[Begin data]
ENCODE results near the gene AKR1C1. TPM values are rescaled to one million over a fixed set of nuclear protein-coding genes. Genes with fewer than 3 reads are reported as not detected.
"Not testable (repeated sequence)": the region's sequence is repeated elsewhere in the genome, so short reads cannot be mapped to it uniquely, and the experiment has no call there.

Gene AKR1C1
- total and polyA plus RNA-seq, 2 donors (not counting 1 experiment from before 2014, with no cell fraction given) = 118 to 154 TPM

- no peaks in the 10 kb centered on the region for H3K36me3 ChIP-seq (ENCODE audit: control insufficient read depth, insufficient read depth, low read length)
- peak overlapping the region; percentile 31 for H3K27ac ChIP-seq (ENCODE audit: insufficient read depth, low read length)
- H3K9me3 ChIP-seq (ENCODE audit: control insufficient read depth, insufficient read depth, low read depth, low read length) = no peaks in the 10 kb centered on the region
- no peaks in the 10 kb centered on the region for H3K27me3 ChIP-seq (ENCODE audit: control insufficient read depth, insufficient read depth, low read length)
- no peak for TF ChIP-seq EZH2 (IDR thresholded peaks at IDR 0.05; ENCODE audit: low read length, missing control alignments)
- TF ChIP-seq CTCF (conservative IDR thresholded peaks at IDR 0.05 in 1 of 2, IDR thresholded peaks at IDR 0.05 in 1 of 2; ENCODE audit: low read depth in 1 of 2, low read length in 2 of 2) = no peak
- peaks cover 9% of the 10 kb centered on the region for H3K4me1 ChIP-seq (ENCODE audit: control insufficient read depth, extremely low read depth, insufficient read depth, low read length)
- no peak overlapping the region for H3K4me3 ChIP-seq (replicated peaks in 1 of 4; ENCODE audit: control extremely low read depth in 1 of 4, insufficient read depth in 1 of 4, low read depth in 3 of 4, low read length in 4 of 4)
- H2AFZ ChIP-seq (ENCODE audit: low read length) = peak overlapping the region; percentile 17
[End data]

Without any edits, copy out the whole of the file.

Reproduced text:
ENCODE results near the gene AKR1C1. TPM values are rescaled to one million over a fixed set of nuclear protein-coding genes. Genes with fewer than 3 reads are reported as not detected.
"Not testable (repeated sequence)": the region's sequence is repeated elsewhere in the genome, so short reads cannot be mapped to it uniquely, and the experiment has no call there.

Gene AKR1C1
- total and polyA plus RNA-seq, 2 donors (not counting 1 experiment from before 2014, with no cell fraction given) = 118 to 154 TPM

- no peaks in the 10 kb centered on the region for H3K36me3 ChIP-seq (ENCODE audit: control insufficient read depth, insufficient read depth, low read length)
- peak overlapping the region; percentile 31 for H3K27ac ChIP-seq (ENCODE audit: insufficient read depth, low read length)
- H3K9me3 ChIP-seq (ENCODE audit: control insufficient read depth, insufficient read depth, low read depth, low read length) = no peaks in the 10 kb centered on the region
- no peaks in the 10 kb centered on the region for H3K27me3 ChIP-seq (ENCODE audit: control insufficient read depth, insufficient read depth, low read length)
- no peak for TF ChIP-seq EZH2 (IDR thresholded peaks at IDR 0.05; ENCODE audit: low read length, missing control alignments)
- TF ChIP-seq CTCF (conservative IDR thresholded peaks at IDR 0.05 in 1 of 2, IDR thresholded peaks at IDR 0.05 in 1 of 2; ENCODE audit: low read depth in 1 of 2, low read length in 2 of 2) = no peak
- peaks cover 9% of the 10 kb centered on the region for H3K4me1 ChIP-seq (ENCODE audit: control insufficient read depth, extremely low read depth, insufficient read depth, low read length)
- no peak overlapping the region for H3K4me3 ChIP-seq (replicated peaks in 1 of 4; ENCODE audit: control extremely low read depth in 1 of 4, insufficient read depth in 1 of 4, low read depth in 3 of 4, low read length in 4 of 4)
- H2AFZ ChIP-seq (ENCODE audit: low read length) = peak overlapping the region; percentile 17